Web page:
1. It is interesting, but it raises a fascinating question: do we need discursive meditation, or can an open-minded contemplation do the trick? Can we treat the various teachings (say of Buddhism) as thought experiments and arrive at Nirvana/Ataraxia through the discursive mind? It seems like the Pyrrhonists preferred the more intellectual approach.

      I also wonder if we need to really try to undermine self or if this automatically gets undermined when the notion of substance is truly undermined. Do we work in terms of substance so that once undermined, our entire perception shifts? It seems like substance thinking sticks around in places we don’t expect…

      BTW, I like your blogs and I eagerly await your conditioned arising one!

  2. (Thank you.)

    I’ve been thinking about the same thing: undermining the self directly or undermining substance until the self falls away with all the other stuff. According to some buddhists, I think the ‘self’ is nothing special and thus would not deserve any special treatment.

    Direct experience, however, is different in my case: If my zen master mentions the self, as she sometimes jokingly does during teisho, I can almost see the whole audience gasping and taking a mental step back. Including me.

    I agree with your other point, I just wish I knew if Pyrrho (if he really met these gymnosophists) tried meditation and found the intellectual approach superior, or if it was maybe just a cultural thing.

    1. Can you point me to some sources where the Buddhists do not treat the self as anything special, but just another instance of form? I’d love to read more on that!

      Others have wondered why meditation didn’t make it into Pyrrhonism, and I think it might have formed the foundation of some of the objections to the Gymnosophist hypothesis. They point out that given the centrality of meditation, Pyrrho could not have missed that or been under any illusion about its importance.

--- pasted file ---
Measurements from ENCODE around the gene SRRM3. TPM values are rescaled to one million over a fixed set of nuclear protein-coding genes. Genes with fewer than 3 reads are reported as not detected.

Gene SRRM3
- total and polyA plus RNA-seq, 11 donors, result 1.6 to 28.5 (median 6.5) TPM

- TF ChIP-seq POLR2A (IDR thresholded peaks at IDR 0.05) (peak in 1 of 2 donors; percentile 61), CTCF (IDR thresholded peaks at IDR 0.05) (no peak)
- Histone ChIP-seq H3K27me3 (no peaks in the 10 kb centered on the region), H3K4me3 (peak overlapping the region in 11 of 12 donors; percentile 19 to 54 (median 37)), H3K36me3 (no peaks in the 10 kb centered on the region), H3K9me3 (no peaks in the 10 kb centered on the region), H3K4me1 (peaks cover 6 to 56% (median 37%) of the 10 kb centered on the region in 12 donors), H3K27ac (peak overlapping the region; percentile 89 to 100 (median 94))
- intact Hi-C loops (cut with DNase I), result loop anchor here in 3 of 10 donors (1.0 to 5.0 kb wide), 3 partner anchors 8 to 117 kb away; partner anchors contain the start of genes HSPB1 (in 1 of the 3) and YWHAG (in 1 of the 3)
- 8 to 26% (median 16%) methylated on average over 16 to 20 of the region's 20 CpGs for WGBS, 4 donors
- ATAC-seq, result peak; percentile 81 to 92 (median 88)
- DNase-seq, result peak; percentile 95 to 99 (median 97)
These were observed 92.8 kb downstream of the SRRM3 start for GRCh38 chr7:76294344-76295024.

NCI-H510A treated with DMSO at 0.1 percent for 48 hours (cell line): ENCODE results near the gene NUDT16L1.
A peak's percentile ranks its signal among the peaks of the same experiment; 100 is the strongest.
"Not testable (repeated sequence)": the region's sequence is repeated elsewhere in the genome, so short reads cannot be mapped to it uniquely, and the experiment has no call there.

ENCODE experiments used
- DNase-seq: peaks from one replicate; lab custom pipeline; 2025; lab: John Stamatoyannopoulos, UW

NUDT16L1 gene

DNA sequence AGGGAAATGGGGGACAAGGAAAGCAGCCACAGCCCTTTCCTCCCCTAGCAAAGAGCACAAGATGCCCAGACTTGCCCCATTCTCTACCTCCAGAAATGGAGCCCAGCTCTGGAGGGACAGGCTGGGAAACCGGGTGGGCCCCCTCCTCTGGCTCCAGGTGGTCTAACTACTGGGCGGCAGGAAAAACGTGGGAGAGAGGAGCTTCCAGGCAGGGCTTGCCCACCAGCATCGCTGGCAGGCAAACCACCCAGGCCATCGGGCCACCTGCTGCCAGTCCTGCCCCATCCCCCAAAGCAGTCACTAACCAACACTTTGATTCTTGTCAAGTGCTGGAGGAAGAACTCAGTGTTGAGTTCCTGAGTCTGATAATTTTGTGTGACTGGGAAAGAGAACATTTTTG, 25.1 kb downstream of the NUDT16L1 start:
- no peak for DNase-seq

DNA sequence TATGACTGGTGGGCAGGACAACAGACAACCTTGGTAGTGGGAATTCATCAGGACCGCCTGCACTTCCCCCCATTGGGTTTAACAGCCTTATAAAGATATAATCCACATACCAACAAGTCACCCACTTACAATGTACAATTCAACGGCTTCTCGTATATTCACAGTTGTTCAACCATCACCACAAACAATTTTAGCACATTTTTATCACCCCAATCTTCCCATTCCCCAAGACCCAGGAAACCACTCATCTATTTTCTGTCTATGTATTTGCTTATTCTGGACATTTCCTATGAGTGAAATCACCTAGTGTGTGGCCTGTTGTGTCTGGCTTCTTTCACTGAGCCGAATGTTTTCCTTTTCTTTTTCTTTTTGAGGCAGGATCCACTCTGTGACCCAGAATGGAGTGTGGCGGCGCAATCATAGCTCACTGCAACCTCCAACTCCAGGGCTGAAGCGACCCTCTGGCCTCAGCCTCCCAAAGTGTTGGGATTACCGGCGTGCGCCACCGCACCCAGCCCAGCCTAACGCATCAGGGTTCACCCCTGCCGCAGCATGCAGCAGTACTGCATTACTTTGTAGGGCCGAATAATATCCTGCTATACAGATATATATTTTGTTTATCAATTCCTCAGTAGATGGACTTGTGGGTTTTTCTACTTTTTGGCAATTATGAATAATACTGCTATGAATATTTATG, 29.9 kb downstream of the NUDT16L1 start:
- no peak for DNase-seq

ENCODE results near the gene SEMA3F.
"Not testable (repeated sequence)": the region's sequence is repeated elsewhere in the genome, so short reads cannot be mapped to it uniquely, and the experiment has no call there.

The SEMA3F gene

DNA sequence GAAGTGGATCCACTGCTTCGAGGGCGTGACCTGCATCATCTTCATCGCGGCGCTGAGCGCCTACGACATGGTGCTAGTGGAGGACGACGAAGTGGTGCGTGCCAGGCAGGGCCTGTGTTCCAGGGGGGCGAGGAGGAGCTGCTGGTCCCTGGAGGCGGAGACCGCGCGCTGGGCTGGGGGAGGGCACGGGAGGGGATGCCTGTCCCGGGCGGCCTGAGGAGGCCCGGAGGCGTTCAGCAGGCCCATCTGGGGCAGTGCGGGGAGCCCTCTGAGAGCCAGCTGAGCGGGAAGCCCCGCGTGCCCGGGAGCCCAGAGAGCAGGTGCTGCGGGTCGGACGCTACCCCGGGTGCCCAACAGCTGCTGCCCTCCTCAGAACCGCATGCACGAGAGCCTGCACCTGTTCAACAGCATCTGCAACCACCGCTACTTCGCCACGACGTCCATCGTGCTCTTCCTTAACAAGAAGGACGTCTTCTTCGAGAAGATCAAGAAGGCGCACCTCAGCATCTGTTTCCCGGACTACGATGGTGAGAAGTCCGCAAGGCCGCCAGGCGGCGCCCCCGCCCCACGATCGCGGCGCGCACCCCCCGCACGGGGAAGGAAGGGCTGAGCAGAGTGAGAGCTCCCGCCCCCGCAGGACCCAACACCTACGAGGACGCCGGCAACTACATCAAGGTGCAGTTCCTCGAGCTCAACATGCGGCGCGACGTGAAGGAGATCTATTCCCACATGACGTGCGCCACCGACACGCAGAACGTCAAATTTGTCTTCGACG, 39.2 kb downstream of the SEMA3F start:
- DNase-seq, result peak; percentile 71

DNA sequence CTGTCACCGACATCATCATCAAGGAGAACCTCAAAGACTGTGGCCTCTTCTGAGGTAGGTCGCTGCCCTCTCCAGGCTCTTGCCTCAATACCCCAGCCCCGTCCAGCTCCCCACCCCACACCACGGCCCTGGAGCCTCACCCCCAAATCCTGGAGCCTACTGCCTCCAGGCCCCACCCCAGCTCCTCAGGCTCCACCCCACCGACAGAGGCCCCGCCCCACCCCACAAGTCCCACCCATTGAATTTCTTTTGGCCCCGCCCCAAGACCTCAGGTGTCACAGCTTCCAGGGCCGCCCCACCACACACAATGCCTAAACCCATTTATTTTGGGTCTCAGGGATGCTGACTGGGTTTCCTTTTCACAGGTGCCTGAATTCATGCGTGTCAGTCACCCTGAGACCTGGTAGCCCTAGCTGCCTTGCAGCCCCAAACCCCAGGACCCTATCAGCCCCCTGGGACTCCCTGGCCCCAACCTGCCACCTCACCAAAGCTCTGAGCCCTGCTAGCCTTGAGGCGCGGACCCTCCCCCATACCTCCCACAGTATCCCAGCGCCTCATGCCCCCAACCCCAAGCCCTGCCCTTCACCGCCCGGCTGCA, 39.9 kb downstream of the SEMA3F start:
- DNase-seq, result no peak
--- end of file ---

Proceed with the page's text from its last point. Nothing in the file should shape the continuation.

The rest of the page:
In fact the subject of meditation, or even praxis in general in Greek philosophy is an interesting subject that hasn’t been elaborated upon. For instance, some wonder if the Stoics had a meditation technique that is now lost to us…

      1. I’ll look into that. For now, I think this quote from the Blue Cliff Record is interesting. You might be familiar with it, but still:

        Emperor Wu of Liang asked the great master Bodhidharma: “What is the highest meaning of the holy truths?”
        Bodhidharma said: “Empty, without holiness.”
        The emperor pondered this and asked: “Who is facing me?”
        Bodhidharma replied: “I don’t know.”

        Apparently, the emperor was won over by that, eventually.

        Interesting comment about the possibility of the Stoics meditating…

      2. One way of looking at the self as nothing special can be found with the buddha himself (or what people remembered the buddha had said a few hundred years later), when he says:

        Material form is not self
        Feeling is not self
        Perception is not self
        Formations are not self
        Consciousness is not self

        (from the Samyutta Nikkaya, the connected discourses)

        According to the Tathagata, this means that there literally is no self, because the experience of a self is derived from the combination of the five aggregates. Apart from that experience, there’s nothing that constitutes a self. And the five aggregates are subject to change and thus unreliable, so we cannot grasp at any of them as being our ‘self’.